5 Days Left – Save up to 50% + FREE Code Books with Select Training Packages |  Register Now

Debunking ICD-10 Myths

  • By
  • In CMS
  • September 29, 2014
  • Comments Off on Debunking ICD-10 Myths

In an age of urban legends and conspiracy theories, it’s no surprise that some have popped up about ICD-10, prompting the Centers for Medicare & Medicaid Services (CMS) to post Medicare Learning Network (MLN) pages on “ICD-10-CM/PCS Myths and Facts.
Sadly, none are as intriguing as the urban myths we usually hear, but CMS feels too many people believe them at a time when ICD-10 is close to implementation.  CMS uses the document to quash misinformation that’s making the transition more difficult for providers, facilities, and coders.  Some of the information CMS wants you to know includes the following:

  • ICD-10-CM and PCS will be implemented on October 1, 2015.
  • State Medicaid programs will be required to use ICD-10.
  • ICD-10 was developed with significant clinical input.
  • ICD-10-CM and ICD-10-PCS books will be available after implementation.
  • ICD-10 is current, having been updated several times since introduction.
  • ICD-10 won’t require unnecessary documentation when implemented as most of the necessary information is already the medical record.

There are plenty other truths in the MLN document that will help calm nerves and make the ICD-10 implementation a little easier to swallow.


Brad Ericson
Latest posts by Brad Ericson (see all)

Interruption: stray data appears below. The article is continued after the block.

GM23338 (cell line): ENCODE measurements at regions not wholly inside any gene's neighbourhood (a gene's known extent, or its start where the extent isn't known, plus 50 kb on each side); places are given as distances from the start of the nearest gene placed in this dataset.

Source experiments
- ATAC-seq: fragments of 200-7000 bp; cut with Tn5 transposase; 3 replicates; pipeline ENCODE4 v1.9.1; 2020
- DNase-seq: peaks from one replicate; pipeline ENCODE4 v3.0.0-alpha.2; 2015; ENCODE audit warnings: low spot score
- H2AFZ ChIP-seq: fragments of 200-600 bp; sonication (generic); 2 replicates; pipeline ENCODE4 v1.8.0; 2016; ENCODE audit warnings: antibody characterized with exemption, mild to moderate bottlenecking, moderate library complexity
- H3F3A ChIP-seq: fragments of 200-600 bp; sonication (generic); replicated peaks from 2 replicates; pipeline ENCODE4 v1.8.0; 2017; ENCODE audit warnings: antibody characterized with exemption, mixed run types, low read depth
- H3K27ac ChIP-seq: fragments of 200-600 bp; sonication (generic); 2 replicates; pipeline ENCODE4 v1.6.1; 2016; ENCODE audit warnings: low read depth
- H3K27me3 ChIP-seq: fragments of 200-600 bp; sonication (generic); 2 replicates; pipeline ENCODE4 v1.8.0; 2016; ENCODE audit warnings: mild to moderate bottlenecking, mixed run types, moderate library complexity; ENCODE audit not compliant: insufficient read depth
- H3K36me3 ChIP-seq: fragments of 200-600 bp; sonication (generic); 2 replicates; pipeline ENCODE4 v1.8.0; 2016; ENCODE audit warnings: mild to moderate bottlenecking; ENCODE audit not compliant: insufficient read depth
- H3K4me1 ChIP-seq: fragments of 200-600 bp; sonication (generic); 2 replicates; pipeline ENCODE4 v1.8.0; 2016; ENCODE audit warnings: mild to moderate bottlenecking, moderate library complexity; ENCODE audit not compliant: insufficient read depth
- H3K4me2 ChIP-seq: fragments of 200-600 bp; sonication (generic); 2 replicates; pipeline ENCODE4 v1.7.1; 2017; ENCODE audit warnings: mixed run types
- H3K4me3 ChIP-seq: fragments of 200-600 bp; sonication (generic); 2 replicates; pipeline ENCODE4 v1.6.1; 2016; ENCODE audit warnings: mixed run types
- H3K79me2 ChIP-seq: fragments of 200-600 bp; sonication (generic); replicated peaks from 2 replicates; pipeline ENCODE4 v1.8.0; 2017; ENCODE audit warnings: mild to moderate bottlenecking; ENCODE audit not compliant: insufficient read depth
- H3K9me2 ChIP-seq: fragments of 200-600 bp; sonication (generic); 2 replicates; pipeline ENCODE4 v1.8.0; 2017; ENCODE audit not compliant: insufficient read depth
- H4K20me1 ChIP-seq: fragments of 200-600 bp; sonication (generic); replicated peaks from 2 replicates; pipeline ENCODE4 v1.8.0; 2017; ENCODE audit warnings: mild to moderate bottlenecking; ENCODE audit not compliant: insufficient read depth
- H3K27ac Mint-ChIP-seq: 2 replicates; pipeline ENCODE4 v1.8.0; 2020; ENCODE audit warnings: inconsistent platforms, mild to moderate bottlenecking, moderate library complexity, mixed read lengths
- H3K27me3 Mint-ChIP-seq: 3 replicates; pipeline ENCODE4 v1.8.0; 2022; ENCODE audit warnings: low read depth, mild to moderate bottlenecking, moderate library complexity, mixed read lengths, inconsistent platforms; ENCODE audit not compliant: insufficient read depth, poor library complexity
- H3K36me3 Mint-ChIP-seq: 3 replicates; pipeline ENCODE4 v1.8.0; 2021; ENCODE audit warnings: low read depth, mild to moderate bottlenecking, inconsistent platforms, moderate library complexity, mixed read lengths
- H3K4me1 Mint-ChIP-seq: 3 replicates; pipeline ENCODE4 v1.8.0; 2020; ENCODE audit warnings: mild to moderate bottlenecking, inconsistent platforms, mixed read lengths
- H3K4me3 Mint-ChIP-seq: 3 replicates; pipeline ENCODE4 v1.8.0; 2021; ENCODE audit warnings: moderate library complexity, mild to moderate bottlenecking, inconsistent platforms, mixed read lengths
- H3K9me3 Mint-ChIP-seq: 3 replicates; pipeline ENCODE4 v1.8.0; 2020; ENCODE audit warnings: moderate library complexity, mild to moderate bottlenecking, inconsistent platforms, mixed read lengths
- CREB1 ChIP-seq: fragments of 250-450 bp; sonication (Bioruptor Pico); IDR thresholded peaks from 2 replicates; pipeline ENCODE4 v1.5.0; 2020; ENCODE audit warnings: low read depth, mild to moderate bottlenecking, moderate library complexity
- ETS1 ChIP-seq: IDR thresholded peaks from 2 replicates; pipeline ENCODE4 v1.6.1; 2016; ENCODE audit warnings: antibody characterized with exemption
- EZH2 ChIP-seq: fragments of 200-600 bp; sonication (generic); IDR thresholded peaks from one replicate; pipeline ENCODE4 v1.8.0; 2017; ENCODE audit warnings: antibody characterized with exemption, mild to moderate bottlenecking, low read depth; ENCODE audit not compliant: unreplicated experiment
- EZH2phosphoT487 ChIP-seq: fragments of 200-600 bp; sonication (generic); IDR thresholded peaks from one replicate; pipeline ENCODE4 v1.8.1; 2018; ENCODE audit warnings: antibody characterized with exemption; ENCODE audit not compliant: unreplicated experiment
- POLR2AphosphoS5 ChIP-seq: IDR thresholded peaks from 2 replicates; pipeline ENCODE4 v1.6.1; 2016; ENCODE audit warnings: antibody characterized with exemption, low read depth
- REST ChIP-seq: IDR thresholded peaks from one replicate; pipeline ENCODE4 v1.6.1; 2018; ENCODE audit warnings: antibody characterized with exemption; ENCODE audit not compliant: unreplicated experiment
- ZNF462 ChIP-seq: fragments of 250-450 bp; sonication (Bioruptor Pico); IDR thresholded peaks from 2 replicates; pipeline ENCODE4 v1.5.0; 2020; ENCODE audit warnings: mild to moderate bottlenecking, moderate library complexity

About Has 338 Posts

Brad Ericson, MPC, CPC, COSC, is a seasoned healthcare writer and editor. He directed publishing at AAPC for nearly 12 years and worked at Ingenix for 13 years and Aetna Health Plans prior to that. He has been writing and publishing about healthcare since 1979. He received his Bachelor's in Journalism from Idaho State University and his Master's of Professional Communication degree from Westminster College of Salt Lake City.

No Responses to “Debunking ICD-10 Myths”

  1. Carlos R Villalta MD says:

    Would like to add more myths I heard:
    1. That ICD 11 is coming so why bother with ICD 10.
    2. That SNOMED will replace ICD 10 so why bother
    ICD 11 will be expected to be delivered first draft by June 2017 will take years before it comes to be ICD…CM.; SO ICD 10 will be used.
    SNOMED is to enter Medical record and is not an output or statistical tool. If ICD is complicated with 97 Thousandth plus codes imagine SNOMED with about 320.000 terms how difficult will be.
    Thank you
    Dr Villalta